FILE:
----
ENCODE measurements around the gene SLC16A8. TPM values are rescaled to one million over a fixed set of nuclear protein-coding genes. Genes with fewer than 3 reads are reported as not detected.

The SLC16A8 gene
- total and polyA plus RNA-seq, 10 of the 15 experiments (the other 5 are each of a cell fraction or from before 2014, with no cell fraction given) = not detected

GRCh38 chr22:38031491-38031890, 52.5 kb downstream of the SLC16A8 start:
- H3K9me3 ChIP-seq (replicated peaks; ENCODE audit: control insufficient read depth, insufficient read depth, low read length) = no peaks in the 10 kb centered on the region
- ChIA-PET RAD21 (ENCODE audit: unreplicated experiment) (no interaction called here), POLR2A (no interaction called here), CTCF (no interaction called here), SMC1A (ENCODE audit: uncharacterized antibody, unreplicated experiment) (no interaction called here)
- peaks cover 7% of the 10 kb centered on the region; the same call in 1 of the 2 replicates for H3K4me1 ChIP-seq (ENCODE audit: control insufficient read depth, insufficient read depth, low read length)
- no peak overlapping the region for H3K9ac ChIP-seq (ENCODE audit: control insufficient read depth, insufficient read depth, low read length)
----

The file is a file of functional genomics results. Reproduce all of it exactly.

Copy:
ENCODE measurements around the gene SLC16A8. TPM values are rescaled to one million over a fixed set of nuclear protein-coding genes. Genes with fewer than 3 reads are reported as not detected.

The SLC16A8 gene
- total and polyA plus RNA-seq, 10 of the 15 experiments (the other 5 are each of a cell fraction or from before 2014, with no cell fraction given) = not detected

GRCh38 chr22:38031491-38031890, 52.5 kb downstream of the SLC16A8 start:
- H3K9me3 ChIP-seq (replicated peaks; ENCODE audit: control insufficient read depth, insufficient read depth, low read length) = no peaks in the 10 kb centered on the region
- ChIA-PET RAD21 (ENCODE audit: unreplicated experiment) (no interaction called here), POLR2A (no interaction called here), CTCF (no interaction called here), SMC1A (ENCODE audit: uncharacterized antibody, unreplicated experiment) (no interaction called here)
- peaks cover 7% of the 10 kb centered on the region; the same call in 1 of the 2 replicates for H3K4me1 ChIP-seq (ENCODE audit: control insufficient read depth, insufficient read depth, low read length)
- no peak overlapping the region for H3K9ac ChIP-seq (ENCODE audit: control insufficient read depth, insufficient read depth, low read length)